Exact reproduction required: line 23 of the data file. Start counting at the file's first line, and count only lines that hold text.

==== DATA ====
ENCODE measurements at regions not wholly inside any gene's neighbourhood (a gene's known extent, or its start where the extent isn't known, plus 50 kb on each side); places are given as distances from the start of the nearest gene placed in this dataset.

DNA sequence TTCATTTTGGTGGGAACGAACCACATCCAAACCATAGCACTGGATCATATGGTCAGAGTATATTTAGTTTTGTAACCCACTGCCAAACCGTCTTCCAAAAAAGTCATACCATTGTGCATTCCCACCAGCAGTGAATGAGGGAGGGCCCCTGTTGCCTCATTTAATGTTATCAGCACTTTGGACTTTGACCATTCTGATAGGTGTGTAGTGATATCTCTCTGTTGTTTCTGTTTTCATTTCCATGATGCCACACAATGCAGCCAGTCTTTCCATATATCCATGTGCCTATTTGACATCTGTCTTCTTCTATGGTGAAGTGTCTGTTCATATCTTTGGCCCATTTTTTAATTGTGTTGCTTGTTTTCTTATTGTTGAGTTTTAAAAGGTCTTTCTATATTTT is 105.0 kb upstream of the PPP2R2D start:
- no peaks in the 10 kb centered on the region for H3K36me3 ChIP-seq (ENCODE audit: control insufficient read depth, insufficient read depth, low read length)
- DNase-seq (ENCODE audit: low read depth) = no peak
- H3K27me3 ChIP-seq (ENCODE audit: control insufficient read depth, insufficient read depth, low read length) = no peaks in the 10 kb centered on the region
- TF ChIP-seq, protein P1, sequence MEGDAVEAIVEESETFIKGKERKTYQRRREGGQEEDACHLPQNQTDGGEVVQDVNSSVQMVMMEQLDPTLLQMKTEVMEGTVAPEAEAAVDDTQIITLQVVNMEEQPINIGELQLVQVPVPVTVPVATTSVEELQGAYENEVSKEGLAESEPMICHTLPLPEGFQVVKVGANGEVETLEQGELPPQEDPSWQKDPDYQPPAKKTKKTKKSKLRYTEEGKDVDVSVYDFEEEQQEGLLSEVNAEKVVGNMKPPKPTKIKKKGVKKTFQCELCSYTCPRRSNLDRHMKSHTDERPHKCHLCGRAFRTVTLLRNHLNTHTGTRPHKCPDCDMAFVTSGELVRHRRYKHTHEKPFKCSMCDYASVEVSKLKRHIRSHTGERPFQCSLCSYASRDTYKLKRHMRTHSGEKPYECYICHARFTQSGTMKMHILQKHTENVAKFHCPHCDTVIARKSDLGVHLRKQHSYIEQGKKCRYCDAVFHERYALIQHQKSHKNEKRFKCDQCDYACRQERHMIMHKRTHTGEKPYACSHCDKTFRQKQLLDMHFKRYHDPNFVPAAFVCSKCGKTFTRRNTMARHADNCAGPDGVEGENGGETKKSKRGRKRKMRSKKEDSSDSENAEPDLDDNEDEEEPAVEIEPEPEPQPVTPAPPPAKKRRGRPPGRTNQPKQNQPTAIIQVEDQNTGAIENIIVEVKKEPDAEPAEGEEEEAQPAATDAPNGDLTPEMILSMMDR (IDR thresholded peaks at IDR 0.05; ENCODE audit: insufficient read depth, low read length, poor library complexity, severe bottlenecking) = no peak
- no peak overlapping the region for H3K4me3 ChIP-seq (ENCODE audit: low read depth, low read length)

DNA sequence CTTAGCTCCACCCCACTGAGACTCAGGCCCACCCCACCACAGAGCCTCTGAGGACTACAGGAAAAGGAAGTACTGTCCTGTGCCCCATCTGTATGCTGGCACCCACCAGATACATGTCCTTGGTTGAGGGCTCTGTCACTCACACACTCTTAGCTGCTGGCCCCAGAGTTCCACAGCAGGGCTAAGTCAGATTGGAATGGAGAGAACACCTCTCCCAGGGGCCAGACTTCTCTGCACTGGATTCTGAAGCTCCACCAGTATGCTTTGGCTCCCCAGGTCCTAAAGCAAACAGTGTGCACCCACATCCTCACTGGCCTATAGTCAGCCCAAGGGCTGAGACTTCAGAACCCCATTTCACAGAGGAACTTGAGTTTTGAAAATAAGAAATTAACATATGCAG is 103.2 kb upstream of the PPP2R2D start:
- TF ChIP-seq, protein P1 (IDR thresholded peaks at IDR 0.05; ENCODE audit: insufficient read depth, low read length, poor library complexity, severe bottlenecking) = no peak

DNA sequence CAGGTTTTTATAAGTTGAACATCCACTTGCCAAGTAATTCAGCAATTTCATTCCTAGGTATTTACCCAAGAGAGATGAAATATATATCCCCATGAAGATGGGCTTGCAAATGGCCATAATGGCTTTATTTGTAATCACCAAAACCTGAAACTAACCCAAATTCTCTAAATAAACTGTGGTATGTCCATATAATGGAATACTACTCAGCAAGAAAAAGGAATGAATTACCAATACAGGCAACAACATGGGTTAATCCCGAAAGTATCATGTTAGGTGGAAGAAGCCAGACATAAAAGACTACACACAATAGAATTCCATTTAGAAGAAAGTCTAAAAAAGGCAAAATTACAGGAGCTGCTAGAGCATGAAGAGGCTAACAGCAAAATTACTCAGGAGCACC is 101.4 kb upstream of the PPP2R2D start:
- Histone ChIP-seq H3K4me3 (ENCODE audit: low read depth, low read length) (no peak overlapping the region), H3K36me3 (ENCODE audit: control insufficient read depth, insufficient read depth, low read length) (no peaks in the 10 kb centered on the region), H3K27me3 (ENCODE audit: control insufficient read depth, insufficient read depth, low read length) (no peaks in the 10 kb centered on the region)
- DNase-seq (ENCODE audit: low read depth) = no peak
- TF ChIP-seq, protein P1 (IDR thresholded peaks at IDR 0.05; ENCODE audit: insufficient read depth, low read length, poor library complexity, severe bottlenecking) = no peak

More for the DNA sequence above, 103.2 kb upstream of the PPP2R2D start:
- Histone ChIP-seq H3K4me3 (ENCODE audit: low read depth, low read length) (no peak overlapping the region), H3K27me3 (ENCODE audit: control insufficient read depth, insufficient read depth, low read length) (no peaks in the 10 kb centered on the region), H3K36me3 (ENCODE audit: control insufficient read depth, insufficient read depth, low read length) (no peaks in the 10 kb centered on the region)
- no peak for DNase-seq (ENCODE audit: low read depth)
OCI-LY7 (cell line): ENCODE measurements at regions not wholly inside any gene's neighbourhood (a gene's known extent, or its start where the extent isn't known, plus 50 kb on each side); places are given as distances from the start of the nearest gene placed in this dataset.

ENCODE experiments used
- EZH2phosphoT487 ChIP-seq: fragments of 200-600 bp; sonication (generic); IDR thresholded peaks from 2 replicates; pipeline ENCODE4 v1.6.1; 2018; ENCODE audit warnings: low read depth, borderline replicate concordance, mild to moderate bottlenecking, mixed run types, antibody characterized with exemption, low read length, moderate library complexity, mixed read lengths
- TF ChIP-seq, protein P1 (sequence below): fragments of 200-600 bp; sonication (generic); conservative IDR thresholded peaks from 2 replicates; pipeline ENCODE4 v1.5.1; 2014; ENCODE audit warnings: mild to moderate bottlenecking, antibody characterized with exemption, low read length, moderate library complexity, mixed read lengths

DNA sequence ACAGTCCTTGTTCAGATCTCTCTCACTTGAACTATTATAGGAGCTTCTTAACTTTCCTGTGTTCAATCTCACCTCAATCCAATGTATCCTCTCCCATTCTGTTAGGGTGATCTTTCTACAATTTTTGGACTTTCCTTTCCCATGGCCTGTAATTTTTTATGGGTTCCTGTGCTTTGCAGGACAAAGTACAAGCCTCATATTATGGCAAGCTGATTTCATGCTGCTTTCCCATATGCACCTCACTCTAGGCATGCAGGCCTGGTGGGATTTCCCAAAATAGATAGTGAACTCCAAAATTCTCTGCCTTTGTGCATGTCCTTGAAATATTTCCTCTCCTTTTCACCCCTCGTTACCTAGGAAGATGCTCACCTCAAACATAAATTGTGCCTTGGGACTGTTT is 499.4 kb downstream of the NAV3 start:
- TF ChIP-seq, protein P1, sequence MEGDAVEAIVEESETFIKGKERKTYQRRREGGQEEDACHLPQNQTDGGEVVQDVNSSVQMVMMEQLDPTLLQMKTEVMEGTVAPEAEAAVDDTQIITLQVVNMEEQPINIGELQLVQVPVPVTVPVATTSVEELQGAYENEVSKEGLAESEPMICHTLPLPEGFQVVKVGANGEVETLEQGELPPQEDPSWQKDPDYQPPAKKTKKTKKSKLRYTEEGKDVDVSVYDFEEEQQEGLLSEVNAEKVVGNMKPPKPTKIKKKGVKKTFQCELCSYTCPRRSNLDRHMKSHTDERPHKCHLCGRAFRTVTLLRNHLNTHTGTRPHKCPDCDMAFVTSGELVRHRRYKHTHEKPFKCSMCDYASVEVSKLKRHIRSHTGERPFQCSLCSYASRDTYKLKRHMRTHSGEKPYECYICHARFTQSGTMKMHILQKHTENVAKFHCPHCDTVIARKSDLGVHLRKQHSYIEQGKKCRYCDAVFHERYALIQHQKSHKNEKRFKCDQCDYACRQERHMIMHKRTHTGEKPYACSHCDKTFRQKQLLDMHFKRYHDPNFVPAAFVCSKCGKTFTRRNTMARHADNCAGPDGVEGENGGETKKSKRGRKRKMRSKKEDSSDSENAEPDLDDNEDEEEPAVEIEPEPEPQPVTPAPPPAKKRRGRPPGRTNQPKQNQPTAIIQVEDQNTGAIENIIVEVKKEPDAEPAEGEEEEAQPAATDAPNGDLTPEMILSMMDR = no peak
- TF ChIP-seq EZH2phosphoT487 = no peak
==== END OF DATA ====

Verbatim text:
- TF ChIP-seq EZH2phosphoT487 = no peak